But probably the number one reason that Java Applets failed was because of Flash.


Flash started out as an extension of Jonathan Gay’s high school science fair project, Super Paint, which you may remember on the early Macintosh computers. Gay went to work for Silicon Beach Software creating Intellidraw, to compete with Aldus Freehand and Adobe Illustrator. In 1993, he started his own company, FutureWave, in an attempt to capture the market for graphics software on pen-tablet enabled computers with their product SmartSketch. The market was too difficult and the company was too small, so efforts were shifted to animation and capitalizing on the new concept of the Internet. The product was renamed CelAnimator, and then again to FutureSplash Animator.

FutureWave tried to sell their product to Adobe and Fractal Design, but the animation performance suffered due to the poor browser implementation using Java. They finally got a foothold though when Disney Online used it, and MSN, looking for an online TV experience invested. Macromedia took notice and purchased FutureWave for $500,000. The name was changed to condense “FutureSpash” into “Flash”.

The initial implementations of Flash had a very simplistic language, known as Flash script, which performed basic tasks like gotoFrame and getUrl. The early language didn’t even use arrays! Documentation would show how to emulate an array with progressive (and non-standard) variables like: 1a, 2a, 3a, etc. While Flash Player 4 had a more robust language, it was in 2000 that Flash 5 that overhauled the language and based it upon the ECMAScript standard, making it very JavaScript-like.  In 2003, Flash 7 added to the language (with what they thought would be a finalized ECMAScript 4 Netscape proposal) by adding classes and classical inheritance. 2006 marked the delivery of AS3 which was another complete rewrite, changing the basic language, display properties and compiling in new bytecode that utilized AVM2, their new virtual machine.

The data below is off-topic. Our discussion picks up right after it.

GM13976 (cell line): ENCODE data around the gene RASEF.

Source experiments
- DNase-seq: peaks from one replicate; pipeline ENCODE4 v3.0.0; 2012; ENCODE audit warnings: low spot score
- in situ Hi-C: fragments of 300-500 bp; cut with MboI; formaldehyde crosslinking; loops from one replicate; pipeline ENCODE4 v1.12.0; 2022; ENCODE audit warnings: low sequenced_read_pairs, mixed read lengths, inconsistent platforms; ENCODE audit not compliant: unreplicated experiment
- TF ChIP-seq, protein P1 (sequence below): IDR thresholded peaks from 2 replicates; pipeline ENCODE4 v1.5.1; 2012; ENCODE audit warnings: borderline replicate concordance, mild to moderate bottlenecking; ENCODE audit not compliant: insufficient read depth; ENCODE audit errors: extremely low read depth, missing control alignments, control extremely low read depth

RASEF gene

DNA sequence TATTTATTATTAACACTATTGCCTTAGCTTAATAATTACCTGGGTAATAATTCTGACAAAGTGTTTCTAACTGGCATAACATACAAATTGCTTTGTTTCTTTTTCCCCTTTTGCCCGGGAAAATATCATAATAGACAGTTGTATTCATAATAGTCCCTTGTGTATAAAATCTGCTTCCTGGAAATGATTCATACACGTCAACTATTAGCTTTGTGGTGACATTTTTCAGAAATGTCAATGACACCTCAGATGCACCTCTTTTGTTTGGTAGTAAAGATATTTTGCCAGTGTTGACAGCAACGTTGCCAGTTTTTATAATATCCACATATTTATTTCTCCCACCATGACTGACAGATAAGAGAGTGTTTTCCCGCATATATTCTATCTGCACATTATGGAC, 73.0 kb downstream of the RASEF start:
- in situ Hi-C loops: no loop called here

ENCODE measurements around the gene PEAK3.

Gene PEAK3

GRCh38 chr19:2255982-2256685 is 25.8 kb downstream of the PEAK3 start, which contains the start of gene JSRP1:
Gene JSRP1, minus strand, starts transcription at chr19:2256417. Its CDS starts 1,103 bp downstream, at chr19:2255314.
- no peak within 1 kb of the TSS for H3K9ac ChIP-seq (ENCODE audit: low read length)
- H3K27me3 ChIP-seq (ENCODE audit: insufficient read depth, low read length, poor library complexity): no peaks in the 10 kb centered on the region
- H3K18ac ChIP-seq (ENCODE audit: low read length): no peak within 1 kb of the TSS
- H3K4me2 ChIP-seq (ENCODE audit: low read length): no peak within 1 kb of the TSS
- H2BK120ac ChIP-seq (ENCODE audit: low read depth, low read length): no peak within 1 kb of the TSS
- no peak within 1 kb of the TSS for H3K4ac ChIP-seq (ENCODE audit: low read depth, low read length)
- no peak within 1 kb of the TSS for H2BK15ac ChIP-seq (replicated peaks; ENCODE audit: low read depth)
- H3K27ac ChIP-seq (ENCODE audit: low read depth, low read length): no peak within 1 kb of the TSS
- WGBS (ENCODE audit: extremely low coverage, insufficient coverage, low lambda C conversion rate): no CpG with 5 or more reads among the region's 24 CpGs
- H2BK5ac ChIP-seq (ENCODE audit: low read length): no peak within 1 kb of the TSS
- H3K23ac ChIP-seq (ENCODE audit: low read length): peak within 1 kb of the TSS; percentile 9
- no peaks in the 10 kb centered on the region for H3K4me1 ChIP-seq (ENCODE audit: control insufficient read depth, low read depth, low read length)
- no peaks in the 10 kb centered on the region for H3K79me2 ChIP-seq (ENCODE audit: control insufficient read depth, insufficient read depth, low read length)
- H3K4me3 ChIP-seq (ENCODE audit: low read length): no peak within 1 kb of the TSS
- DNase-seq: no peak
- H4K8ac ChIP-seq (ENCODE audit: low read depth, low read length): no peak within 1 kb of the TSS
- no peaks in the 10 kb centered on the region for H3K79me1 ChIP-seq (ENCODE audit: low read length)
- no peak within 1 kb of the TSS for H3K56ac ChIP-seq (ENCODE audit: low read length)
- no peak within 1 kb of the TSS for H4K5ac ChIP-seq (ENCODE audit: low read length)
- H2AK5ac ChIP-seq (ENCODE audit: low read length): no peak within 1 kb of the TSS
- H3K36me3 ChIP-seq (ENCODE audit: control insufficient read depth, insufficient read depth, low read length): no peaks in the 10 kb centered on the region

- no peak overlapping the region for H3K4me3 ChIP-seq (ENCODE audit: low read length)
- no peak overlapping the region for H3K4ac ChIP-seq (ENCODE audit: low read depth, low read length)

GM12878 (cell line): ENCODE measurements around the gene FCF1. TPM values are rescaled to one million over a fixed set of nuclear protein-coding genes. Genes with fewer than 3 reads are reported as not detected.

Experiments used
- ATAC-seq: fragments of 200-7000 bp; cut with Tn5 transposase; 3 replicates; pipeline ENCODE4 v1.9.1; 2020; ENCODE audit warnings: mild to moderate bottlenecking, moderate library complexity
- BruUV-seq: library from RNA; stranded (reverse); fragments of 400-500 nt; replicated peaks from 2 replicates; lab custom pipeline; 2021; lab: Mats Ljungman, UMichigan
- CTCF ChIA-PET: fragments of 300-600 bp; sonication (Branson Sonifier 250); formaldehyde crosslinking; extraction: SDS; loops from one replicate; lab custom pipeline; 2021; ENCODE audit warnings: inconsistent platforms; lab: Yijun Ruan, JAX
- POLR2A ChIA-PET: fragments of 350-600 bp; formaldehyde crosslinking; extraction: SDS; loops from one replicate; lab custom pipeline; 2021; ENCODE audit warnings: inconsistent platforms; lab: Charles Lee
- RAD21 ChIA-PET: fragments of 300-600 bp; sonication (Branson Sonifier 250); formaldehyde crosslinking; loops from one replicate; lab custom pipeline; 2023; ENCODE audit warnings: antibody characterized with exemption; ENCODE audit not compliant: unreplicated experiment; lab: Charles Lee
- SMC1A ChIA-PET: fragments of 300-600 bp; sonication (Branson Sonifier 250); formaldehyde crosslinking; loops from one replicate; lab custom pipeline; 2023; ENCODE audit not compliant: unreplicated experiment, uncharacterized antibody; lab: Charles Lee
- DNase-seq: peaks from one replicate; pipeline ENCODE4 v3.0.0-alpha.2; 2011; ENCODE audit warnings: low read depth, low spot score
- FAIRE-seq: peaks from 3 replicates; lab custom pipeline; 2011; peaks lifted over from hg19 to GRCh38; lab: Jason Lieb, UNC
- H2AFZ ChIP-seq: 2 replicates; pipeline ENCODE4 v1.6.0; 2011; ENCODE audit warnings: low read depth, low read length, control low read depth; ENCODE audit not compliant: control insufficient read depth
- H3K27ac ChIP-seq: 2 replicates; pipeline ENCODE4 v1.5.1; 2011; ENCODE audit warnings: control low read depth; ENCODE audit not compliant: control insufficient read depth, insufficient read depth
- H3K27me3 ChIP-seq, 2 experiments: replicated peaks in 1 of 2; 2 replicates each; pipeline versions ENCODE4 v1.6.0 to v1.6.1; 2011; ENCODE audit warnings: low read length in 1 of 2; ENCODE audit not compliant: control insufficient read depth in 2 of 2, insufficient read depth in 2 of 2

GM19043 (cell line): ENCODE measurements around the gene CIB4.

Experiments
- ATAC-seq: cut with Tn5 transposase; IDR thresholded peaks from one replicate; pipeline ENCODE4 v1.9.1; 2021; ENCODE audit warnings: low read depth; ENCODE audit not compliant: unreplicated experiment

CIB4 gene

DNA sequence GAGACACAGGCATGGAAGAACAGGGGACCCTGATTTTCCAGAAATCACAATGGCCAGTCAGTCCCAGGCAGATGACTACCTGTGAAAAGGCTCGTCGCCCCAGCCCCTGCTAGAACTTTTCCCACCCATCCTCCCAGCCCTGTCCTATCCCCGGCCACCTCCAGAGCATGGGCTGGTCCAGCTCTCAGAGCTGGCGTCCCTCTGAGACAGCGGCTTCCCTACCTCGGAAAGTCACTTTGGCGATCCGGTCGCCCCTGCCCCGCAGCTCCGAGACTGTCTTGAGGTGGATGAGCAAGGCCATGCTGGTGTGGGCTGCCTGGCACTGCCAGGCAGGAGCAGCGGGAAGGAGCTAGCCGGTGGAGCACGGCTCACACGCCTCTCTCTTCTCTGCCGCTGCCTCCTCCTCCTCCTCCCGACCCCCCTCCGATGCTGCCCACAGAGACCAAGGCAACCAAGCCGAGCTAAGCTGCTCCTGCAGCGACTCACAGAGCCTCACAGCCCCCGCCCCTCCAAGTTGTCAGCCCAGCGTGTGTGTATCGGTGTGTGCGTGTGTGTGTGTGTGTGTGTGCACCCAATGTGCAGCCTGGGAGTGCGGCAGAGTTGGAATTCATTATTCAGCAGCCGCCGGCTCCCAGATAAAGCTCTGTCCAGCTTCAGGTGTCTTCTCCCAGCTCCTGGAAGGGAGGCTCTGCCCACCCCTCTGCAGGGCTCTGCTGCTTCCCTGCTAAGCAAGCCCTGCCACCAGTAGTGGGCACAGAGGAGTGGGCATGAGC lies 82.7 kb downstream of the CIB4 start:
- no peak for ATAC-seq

In 2000, Laszlosystems introduced OpenLaszlo, an XML-based language that compiled into a SWF. Macromedia must have thought this was a good idea since four years later they introduced Flex 1.0. The plan for Flex was to target server-side developers by providing them with an XML-based language called MXML. Flex has many built-in UI components and is heavily geared for data binding. Shortly after Adobe bought Macromedia, they released Flex 2.0 which coincided with Flash Player 8.5 and AS3.

Flex helped move Flash past its early roots of being used for terrible user interfaces and website intros, adding a more polished look for the UI and targeting serious programmers. But it was Flash Player 6 that introduced video which was undoubtedly its killer app. Flash based FLVs became the standard format for YouTube and most other video around the web, replacing the commonly used and poorly performing players such as Real Media, Windows Media Player and Quicktime.